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Learn More: What is a Hate Crime?

What is Hate?

Not every act of hate is a hate crime. Acts of hate, “hate incidents,” are expressions of underlying bias against people or individuals based on their actual or perceived race, color, creed, religion, ancestry, gender, sexual orientation, physical or mental disability, citizenship, immigration status, or national origin.

There are three types of hate incidents:

Hate Incidents

Hate Crimes

In order for something to be classified as a hate crime, it must be both  a crime and motivated in part by bias.

Crimes: Assault, battery, aggravated assault, intimidation, stalking, cyberstalking, misdemeanor theft, criminal trespass to residence, misdemeanor criminal damage to property, criminal trespass to vehicle, criminal trespass to real property, mob action, disorderly conduct, transmission of obscene messages, harassment by telephone, or harassment through electronic communications (720 ILCS 5/12-7.1)

Bias motivations include the actual or perceived race, color, creed, religion, ancestry, gender, sexual orientation, physical or mental disability, citizenship, immigration status, or national origin of an individual or group of individuals. 

Examples of hate crimes:  

  • Threatening to physically harm a person, their family, or their property based on their perceived protected class 

  • Assaulting, injuring, or even touching someone in an offensive manner because of their perceived protected class 

  • Creating racist or derogatory graffiti on someone else’s property based on their perceived protected class.  

  • Cross burning 

Bias-Motivated Civil Rights Violations

These hate incidents may not be crimes, but they violate one’s civil rights. They include discrimination, harassment, sexual harassment, and retaliation against individuals in connection with employment, real estate transactions, access to credit, public accommodations, and education.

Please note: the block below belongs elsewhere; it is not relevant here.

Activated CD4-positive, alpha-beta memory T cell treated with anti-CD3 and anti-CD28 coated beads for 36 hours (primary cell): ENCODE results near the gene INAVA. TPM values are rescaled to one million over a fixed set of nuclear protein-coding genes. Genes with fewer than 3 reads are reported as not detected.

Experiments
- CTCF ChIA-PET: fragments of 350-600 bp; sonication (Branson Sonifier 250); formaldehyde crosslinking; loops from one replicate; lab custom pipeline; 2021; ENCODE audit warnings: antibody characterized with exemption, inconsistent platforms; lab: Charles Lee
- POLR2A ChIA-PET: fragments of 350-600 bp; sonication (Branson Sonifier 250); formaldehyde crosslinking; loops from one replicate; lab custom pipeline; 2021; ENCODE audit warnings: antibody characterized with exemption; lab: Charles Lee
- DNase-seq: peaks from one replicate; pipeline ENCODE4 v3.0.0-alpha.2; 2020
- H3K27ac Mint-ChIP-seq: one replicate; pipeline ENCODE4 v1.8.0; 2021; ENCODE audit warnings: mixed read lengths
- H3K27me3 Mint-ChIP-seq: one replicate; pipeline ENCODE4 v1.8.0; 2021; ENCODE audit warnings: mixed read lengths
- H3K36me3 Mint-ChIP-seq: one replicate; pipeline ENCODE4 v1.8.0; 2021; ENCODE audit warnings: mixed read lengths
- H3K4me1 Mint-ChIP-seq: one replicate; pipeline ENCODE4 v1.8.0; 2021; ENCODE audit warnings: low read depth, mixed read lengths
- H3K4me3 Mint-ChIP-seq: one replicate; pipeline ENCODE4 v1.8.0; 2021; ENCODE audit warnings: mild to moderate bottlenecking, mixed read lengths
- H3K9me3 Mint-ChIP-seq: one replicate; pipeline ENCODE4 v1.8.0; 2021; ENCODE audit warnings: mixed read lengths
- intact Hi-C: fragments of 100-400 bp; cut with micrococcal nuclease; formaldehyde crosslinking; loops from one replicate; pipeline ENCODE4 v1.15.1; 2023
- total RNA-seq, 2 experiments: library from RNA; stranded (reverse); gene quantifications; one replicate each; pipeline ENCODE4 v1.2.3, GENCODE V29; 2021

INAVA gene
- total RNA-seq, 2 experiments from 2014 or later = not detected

These rights are protected in Illinois’s Human Rights Act and should be reported to the Illinois Department of Human Rights at 

Examples of bias-motivated civil rights violations may include:

  • An employer denying an employee a promotion because of their race, ethnicity, or other actual or perceived protected class
  • Denial of housing based on a protected identity or class
  • Refusal to serve in a restaurant, store, or other public business or accommodation based on identity protected by the Illinois Human Rights Act

Many incidents are hateful but are nonetheless legally protected expression, such as hate speech that does not include an underlying crime or civil offense. Though legal, these incidents cause harm.


  • Name calling; using a racial, ethnic, or other slur to identify someone; or using degrading language. Without intimidation or threat, these acts may be legal.

  • Imitating someone with a disability or mocking someone’s cultural norm or practice.

The Commission on Discrimination & Hate Crimes and Illinois v Hate are not able to provide legal advice, direct legal aid, or determinations on specific incidents, yet we are here to help.

If you have experienced a hate incident, report your experience to Illinois v Hate.